I think one thing a lot of people don’t necessarily understand about the objections to “Disney Princesses” is that not liking the Disney Princess brand is not the same as not liking the characters. I like many of Disney’s heroines, and many are far better written than some of the women you’ll see marketed towards supposedly mature adults. The problem is when those characters are limited by the nature of the “Disney Princess” brand into roles that only represent a limited interest.
As previously stated, I really hate that Disney made Mulan a “Disney Princess” and almost exclusively refuse to market her in anything other than a dress. While I may have loved Lion King above all other Disney movies, Mulan was my hero. She was the first female character I can remember completely admiring. So, when I recently ducked into the Disney store at my area mall I was more than a little disappointed that the goofy, awkward, strong, warrior-woman I had loved as a kid was replaced with this benevolently smiling doll in a pink dress.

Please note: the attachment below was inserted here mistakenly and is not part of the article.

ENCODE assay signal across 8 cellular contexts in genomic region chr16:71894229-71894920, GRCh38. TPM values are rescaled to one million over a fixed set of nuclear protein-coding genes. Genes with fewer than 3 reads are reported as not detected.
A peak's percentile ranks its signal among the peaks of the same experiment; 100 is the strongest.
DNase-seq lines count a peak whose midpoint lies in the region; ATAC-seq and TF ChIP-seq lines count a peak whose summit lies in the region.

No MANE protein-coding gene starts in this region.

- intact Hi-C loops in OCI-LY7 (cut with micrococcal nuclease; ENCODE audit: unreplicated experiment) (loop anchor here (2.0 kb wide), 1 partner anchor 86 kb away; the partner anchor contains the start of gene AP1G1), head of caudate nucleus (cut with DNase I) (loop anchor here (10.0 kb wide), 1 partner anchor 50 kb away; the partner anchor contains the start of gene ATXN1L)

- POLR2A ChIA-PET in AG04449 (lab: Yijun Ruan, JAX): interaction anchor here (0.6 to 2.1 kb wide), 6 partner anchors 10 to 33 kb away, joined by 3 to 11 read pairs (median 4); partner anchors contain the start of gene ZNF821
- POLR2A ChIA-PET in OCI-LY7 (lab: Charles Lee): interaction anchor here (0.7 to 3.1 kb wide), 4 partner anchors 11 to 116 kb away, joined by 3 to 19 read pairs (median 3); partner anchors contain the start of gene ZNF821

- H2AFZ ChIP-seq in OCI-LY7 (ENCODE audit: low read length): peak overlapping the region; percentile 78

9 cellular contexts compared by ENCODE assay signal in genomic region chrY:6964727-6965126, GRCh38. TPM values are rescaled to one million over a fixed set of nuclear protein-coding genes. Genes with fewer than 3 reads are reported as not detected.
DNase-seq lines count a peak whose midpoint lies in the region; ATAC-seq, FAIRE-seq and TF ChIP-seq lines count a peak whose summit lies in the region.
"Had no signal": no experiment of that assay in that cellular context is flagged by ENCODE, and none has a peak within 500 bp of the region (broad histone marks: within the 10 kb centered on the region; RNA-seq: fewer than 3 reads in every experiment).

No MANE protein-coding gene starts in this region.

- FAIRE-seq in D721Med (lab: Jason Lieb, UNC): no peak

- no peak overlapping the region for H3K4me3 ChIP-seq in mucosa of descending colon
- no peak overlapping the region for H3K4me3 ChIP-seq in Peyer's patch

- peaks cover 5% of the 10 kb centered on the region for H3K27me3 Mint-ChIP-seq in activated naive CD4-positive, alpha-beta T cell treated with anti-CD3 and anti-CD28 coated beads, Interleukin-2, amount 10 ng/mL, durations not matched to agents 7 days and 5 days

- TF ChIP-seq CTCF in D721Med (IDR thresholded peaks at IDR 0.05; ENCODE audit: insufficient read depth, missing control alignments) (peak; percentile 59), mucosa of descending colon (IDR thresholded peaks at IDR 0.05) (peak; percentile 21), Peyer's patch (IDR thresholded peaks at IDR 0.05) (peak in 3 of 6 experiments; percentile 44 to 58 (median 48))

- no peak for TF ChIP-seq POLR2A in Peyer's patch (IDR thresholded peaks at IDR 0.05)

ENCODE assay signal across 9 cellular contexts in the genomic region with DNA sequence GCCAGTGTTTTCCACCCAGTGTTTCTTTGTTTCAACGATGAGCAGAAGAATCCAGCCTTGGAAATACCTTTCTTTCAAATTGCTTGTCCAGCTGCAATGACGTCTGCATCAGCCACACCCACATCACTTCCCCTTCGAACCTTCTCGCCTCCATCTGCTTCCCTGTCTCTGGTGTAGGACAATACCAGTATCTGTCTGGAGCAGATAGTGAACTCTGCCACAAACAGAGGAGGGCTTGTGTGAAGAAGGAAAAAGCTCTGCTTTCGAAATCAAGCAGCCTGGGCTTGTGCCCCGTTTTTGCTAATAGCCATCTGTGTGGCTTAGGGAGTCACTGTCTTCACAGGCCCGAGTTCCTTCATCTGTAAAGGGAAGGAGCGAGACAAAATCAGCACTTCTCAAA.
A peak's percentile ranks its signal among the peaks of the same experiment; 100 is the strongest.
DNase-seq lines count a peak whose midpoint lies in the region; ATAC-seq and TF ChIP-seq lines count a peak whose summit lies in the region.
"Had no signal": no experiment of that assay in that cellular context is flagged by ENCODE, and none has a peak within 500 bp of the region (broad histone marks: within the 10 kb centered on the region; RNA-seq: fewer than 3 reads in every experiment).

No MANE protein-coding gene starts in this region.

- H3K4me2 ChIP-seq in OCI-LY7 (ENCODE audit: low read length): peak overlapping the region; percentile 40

I mean, Disney goes through all this trouble having a character that intentionally breaks traditional gender roles, and then, a few years down the line, takes that all away.
Did they not understand how powerful an image Mulan was for some girls who didn’t want to be princesses or wear cute dresses? Did they not realize how cool it was to see a girl wearing armor and going into battle wielding a sword? As a future participant in Dagohir, I ate that up, and I’m sure many other girls did too.
This all goes into what frustrates me so much about their “I am a princess” ad campaign. On the one hand, I love that they clearly know that not all little girls are the same. The ad shows girls who love all sorts of activities, many of them not traditionally feminine. So, if Disney supports these girls and thinks they’re just as special as the stereotypical little girl, why don’t they have anything for these girls in the Disney store? Why aren’t they trying harder to appeal to girls who, I don’t know, hate pink, and want their favorite characters to be depicted as something other than a politely smiling young lady in a pretty, sparkly dress?
I ask myself all these questions before I suddenly find myself asking one more. Is this really so unexpected? Female characters are often marketed based solely on their “feminine” characteristics. In the past, this manifested itself in some pretty hilariously sexist ways:
This comic is from the early days of Batgirl, but I do find it interesting that this was the cover chosen for the showcase collection. I imagine it was chosen to highlight the silliness of those early comics, but still…